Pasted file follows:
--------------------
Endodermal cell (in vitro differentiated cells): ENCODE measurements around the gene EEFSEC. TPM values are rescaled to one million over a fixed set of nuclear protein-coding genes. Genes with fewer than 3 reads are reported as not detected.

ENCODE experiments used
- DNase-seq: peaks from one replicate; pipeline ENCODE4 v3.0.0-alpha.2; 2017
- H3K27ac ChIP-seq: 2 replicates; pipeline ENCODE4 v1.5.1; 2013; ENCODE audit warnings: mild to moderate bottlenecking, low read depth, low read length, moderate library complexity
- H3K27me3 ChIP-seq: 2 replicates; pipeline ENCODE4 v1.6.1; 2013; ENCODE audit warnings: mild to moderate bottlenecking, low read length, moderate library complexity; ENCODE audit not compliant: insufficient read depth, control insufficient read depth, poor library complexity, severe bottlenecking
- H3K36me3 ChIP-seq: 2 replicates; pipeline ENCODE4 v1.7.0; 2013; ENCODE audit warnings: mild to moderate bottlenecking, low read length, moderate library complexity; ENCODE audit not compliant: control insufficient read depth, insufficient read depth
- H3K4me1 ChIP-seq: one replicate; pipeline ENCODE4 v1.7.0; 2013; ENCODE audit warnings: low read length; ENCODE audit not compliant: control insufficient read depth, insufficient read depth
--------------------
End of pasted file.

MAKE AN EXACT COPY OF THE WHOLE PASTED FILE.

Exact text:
Endodermal cell (in vitro differentiated cells): ENCODE measurements around the gene EEFSEC. TPM values are rescaled to one million over a fixed set of nuclear protein-coding genes. Genes with fewer than 3 reads are reported as not detected.

ENCODE experiments used
- DNase-seq: peaks from one replicate; pipeline ENCODE4 v3.0.0-alpha.2; 2017
- H3K27ac ChIP-seq: 2 replicates; pipeline ENCODE4 v1.5.1; 2013; ENCODE audit warnings: mild to moderate bottlenecking, low read depth, low read length, moderate library complexity
- H3K27me3 ChIP-seq: 2 replicates; pipeline ENCODE4 v1.6.1; 2013; ENCODE audit warnings: mild to moderate bottlenecking, low read length, moderate library complexity; ENCODE audit not compliant: insufficient read depth, control insufficient read depth, poor library complexity, severe bottlenecking
- H3K36me3 ChIP-seq: 2 replicates; pipeline ENCODE4 v1.7.0; 2013; ENCODE audit warnings: mild to moderate bottlenecking, low read length, moderate library complexity; ENCODE audit not compliant: control insufficient read depth, insufficient read depth
- H3K4me1 ChIP-seq: one replicate; pipeline ENCODE4 v1.7.0; 2013; ENCODE audit warnings: low read length; ENCODE audit not compliant: control insufficient read depth, insufficient read depth